The youngsters from primary schools and a youth club along the riverside created the flags which will be fluttering at all the Wye Valley River Festival Events.
The flags represent water, nature and the biodiversity of river life, especially invertebrates. Artists Becky Prior and Faye Joines worked with classes from Reception to year six in 11 different primary schools and Brockweir Youth Club to create 23 double sided flags. They can be seen fluttering in the breeze at events between Hereford and Chepstow from April 29 to May 15 during the free, family festival.
In the Lower Wye Valley the artists worked with primary schools in Thornwell (Chepstow), Llandogo, Trellech, Redbrook and St Briavels, as well as Brockweir Youth Club. In Herefordshire they worked with primary schools in Whitchurch, Goodrich, Walford and Ashfield Park (Ross-on-Wye) as well as St James C of E Primary School and Lord Scudamore Academy in Hereford.
They used a process called Cyanotype, which is an old fashioned printing technique that uses daylight (UV light) to create images. During the workshops the natural foliage that the children collected was placed onto the fabric. The group then worked as a team to carry it outside, keeping it as flat as possible. By blocking the UV light, the leaves created a beautiful organic stencilled effect.
At the start of each workshop the children learned about the different types of invertebrate that are found in the river and created some wonderful drawings. The older year groups were able to transfer theirs onto the flags and add colour using special fabric paint pens.
The 23 flags are labelled to indicate which schools created them, so anyone who took part in one of the workshops can come to the festival and find their amazing handiwork!
For details of all the fun at this year’s Wye Valley River Festival visit www.wyevalleyaonb.org.uk or pick up a free programme at any of the festival events. Twitter: @wyebeauty #wyevalleyriverfestival; Facebook: www.facebook.com/ wyevalleyriverfestival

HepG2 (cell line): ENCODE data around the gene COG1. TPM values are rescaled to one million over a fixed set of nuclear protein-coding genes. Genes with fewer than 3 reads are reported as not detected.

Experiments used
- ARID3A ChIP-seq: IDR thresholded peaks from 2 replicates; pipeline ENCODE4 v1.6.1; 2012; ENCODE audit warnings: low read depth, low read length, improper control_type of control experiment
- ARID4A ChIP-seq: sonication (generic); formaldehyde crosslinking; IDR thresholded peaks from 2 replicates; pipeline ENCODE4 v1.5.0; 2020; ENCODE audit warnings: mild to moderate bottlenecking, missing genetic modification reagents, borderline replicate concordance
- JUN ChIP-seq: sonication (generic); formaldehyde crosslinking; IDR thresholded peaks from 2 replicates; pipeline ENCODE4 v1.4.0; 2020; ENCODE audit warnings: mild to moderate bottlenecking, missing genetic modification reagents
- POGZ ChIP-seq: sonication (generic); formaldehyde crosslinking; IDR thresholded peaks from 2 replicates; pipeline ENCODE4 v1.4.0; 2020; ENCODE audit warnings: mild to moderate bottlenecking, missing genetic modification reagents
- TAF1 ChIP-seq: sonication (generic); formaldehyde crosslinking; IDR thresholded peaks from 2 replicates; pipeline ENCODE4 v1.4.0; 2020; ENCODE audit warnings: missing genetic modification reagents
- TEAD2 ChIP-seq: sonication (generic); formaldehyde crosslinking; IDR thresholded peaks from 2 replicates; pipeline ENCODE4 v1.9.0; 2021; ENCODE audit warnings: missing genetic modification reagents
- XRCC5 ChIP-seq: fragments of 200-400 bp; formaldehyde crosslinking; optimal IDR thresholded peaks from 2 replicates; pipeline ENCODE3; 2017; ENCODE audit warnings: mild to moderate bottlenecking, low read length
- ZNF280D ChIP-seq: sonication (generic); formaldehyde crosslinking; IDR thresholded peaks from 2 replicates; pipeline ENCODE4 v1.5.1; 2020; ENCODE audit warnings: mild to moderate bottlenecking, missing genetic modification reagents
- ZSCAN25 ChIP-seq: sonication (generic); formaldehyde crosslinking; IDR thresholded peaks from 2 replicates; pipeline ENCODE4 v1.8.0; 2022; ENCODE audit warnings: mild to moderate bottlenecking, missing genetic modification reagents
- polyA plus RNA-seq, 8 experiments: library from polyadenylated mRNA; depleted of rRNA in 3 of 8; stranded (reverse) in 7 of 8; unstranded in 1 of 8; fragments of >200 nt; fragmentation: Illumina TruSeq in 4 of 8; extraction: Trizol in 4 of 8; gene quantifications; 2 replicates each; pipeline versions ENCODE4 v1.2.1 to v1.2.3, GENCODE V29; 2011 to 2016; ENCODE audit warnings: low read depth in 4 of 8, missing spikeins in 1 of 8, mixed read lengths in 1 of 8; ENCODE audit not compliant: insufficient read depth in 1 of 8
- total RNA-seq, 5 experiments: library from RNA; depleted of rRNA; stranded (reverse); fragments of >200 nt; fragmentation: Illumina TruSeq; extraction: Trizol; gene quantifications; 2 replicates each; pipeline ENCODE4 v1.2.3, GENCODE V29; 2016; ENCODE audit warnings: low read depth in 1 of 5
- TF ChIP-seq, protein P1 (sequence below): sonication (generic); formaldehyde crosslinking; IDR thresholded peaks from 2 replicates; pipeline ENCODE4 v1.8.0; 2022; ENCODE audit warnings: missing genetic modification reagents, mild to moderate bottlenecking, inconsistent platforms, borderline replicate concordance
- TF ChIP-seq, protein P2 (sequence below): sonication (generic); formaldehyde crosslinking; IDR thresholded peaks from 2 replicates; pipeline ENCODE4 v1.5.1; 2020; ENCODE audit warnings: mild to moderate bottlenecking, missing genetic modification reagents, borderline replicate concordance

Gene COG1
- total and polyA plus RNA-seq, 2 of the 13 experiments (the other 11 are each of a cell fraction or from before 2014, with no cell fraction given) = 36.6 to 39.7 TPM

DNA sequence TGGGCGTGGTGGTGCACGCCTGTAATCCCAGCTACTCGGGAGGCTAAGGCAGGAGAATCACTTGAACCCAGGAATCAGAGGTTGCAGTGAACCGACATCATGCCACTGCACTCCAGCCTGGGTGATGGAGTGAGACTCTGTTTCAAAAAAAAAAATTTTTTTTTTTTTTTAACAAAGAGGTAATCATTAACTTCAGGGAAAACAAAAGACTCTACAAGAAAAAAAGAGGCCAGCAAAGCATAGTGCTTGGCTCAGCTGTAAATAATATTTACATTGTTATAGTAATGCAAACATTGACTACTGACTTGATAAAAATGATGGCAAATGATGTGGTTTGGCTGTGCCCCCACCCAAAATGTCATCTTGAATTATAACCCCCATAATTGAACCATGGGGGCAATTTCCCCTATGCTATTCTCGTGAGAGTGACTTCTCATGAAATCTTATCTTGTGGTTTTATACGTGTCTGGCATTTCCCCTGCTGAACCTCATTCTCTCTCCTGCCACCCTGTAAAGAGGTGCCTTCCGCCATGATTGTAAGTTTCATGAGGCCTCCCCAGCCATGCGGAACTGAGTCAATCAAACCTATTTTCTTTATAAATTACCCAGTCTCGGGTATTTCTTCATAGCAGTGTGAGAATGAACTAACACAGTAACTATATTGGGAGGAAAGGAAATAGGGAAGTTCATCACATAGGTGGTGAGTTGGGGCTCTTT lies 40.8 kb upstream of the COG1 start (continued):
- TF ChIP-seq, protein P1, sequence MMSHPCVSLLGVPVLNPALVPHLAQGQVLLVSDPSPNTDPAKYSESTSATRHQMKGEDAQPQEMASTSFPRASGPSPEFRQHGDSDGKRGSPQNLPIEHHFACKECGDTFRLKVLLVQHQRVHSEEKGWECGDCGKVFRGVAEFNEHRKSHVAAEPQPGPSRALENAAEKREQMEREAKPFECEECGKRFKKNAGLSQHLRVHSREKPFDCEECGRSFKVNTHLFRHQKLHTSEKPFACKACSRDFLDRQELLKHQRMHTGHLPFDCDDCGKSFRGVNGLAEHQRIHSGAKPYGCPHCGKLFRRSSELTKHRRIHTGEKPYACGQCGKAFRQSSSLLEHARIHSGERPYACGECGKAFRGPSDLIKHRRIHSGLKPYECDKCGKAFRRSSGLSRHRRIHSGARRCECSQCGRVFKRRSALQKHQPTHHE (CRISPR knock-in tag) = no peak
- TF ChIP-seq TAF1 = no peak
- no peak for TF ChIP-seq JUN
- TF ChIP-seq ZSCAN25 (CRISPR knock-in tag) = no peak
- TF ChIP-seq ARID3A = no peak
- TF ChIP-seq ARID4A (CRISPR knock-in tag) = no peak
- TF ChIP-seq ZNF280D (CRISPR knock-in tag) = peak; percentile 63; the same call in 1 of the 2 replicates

Wye Valley Walk – Temporary Diversion
The published route of the Wye Valley Walk is closed where the path crosses the river at Lydbrook Rail Bridge (Grid Reference SO 58713 17653) due to its unsafe condition. As a consequence, walkers should remain on the same side of the river throughout the length of the diversion which is shown on the plan which can be downloaded here
Additionally, the footpath that passes beneath the bridge on the north side of the river is also closed and an alternative route, shown in blue of the plan, must be used instead. Balfour Beatty contracted by Herefordshire Council and Gloucestershire County Council apologise for any inconvenience this may cause.
Please get in touch if you are aged 14-16 and would like to try the taster sessions during half term. Don't be shy just come and try!
This scheme was launched in 2011 and is funded by the Lottery.
Please see Youth Rangers for further information.
The Wye Valley Area of Outstanding Natural Beauty (AONB) has been providing work experience to two LEMUR+ trainees to enable them to gain practical skills in conservation and environmental work.
Stephen Shutt and Sophie Marley are the latest trainees on the Learning Environments in Marine, Urban and Rural Areas (LEMUR+) Project, led by Herefordshire Wildlife Trust and funded by the Heritage Lottery. It provides career opportunities with organisations like the Wye Valley AONB, by offering professional on the job practical experience in technical skills such as wildlife habitat surveying, heritage interpretation, species identification and project management. These skills are all being developed alongside the use of new emerging digital field technologies that can be employed during field work